Therefore, repealing such Acts (or provisions in the Acts) would ensure a dignified and equal
treatment for LAP in the eyes of the law of the land. Various State Municipal and Panchayati Raj Acts, also contain specific provisions barring PAL from contesting for or holding any civic posts excluding them from a secure source of employment and non-represntation of the interests of the group within the government as well (Law Commission of India, 2015). The suitable amendments to such Acts for leprosy-cured persons would ensure representation at the local governance level which is in direct contact and interaction with the city population.
The process of dispelling the stigma would be assisted by the participation of LAP community in putting forth the knowledge about their conditions of survival in the city and working out some solutions to normalise their existence as a segment cured from a chronic disease. The psychological awe associated with cancer survivors could be an inspiration for developing a similar campaign for leprosy-cured persons on the basis of proven medical methods. The Lepers Act, operative in some states, provides for the exclusion, segregation and medical treatment of pauper lepers. This spatial segregation through asylums and restricted movement within the city could be addressed through a community-managed land rights system. The provision of land tenure security to LAP community could improve their access to basic urban amenities and enhance the socio-economic outcomes for a better living standard. Various NGOs working to reduce stigma at the community level could be engaged to rally the support of LAP community for formalisation of housing rights in the city which could have a domino effect on their city living conditions.
Another possible method of integration into urban spaces is State’s affirmative action approach for PAL in terms of self-organisation to strengthen the demand side of policy interventions for their upliftment. The fear of isolation for approaching a doctor and the stigma associated with visual deformities which challenge the aesthetic value of physical beauty prevalent in the society impacts the access to healthcare services. This aesthetic value is difficult to modify through any external intervention in the societal norms and even if possible, would require a long timeframe. This is a considerable limitation of acceptance of LAP as ‘usual’ citizens/residents of the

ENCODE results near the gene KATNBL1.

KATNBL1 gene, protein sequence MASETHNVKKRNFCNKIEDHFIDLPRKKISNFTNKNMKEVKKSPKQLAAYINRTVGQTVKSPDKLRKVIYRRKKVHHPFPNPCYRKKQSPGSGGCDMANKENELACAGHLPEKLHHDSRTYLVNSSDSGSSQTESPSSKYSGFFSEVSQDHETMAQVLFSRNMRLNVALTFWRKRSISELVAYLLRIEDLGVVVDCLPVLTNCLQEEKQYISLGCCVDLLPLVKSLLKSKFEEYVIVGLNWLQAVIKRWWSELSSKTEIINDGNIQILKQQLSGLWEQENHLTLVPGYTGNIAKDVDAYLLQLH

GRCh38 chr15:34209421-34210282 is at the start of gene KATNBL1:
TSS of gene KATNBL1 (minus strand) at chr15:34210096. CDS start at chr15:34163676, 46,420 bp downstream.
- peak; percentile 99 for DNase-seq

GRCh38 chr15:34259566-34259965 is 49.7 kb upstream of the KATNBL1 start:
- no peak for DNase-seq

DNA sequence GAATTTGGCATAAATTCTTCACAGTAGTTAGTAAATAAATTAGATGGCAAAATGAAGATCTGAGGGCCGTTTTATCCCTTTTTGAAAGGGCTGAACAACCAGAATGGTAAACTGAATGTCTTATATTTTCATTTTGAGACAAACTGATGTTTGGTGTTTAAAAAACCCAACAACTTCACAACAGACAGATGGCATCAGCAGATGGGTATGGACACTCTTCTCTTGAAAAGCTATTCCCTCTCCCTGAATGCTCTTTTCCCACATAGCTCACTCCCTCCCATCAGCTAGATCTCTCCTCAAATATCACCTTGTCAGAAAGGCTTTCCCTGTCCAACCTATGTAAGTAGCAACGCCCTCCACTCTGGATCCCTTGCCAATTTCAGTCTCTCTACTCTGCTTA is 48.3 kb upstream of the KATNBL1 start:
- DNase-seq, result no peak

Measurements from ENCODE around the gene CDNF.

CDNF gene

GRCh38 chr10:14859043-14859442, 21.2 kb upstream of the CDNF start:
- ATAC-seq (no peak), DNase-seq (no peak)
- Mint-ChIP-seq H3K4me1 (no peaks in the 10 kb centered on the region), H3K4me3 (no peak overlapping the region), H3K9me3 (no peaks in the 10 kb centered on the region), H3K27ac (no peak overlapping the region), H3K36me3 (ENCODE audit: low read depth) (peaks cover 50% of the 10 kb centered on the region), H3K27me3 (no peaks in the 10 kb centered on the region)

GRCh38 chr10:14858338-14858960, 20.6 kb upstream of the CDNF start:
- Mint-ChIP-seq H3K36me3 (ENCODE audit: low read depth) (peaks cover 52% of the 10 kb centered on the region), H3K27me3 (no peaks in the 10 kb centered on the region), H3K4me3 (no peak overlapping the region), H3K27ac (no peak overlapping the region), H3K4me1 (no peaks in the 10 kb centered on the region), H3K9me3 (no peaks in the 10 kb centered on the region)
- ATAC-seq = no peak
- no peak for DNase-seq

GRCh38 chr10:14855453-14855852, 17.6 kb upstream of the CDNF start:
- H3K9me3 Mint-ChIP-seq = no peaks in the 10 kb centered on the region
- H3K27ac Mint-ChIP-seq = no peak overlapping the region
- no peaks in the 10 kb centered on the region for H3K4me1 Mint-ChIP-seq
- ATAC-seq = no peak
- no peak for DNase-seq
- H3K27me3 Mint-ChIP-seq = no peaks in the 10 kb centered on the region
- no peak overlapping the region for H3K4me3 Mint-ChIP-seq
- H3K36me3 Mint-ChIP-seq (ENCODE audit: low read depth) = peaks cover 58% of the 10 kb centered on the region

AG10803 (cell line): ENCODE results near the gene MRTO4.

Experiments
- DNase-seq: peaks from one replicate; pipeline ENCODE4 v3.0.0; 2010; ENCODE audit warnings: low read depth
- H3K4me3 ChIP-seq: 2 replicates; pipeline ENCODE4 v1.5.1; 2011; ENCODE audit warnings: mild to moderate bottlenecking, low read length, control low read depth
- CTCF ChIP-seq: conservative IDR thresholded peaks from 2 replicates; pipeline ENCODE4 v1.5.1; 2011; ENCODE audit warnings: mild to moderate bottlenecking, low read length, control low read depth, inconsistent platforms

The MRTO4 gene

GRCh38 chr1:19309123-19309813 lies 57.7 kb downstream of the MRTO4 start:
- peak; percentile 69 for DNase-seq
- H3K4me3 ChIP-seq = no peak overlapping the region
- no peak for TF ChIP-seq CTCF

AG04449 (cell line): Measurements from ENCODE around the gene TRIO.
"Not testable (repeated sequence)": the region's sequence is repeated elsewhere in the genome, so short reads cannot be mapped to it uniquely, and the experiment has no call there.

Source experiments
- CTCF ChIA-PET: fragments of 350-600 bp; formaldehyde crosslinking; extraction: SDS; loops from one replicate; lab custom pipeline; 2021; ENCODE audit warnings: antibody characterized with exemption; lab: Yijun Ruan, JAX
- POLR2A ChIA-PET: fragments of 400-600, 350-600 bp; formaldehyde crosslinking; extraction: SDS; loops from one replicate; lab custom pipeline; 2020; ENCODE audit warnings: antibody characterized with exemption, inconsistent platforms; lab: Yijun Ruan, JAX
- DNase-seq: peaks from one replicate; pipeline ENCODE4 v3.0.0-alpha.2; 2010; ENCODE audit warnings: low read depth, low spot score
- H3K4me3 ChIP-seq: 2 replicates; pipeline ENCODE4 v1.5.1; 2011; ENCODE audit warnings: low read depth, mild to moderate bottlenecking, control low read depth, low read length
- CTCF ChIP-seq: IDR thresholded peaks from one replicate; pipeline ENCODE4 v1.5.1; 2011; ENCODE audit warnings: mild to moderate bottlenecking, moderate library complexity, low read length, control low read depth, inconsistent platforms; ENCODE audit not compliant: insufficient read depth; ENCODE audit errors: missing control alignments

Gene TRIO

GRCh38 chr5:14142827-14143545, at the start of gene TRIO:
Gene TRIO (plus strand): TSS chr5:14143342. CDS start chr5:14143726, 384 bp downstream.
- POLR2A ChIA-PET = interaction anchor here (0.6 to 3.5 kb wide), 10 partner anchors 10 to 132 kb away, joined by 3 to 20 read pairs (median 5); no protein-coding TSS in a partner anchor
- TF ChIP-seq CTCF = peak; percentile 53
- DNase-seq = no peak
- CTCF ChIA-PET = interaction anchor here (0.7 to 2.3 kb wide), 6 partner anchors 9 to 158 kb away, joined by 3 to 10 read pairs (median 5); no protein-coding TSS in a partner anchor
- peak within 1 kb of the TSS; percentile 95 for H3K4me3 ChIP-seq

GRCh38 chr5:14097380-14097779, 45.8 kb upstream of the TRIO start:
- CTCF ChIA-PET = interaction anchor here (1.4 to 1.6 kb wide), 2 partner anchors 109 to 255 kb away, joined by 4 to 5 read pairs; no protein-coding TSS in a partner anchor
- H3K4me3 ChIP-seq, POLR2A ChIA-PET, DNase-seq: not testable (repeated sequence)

community and the city. The IEC gap among the LAP community regarding medical treatment and outside the community related to stigma and spatial separation of living spaces in cities
converge to produce the same consequences of exclusion. This perpetuates the vicious cycle of poverty with limited employment opportunities. Therefore, inclusion in the city governance,
recognition as legitimate residents of a city and disproving the social stigma through increased community engagement in the treatment methodology would be the beginning point to address the poverty for this group.
1. Bonney, J. J. (2011). Responding to the socio-economic implications of leprosy. Leprosy
2. Directorate General Of Health Services. (n.d.). Directorate General Of Health Services.
Retrieved May 12, 2022, from
3. Directorate General of Health Services, Ministry of Health and Family Welfare. (2021).
National Leprosy Eradication Programme Annual Report 2020-21.
4. Jacob, J. T., & Franco-Paredes, C. (2008). The Stigmatization of Leprosy in India and Its
Impact on Future Approaches to Elimination and Control. PLOS Neglected Tropical
5. Law Commission of India. (2015, April). Eliminating Discrimination Against Persons
Affected by Leprosy.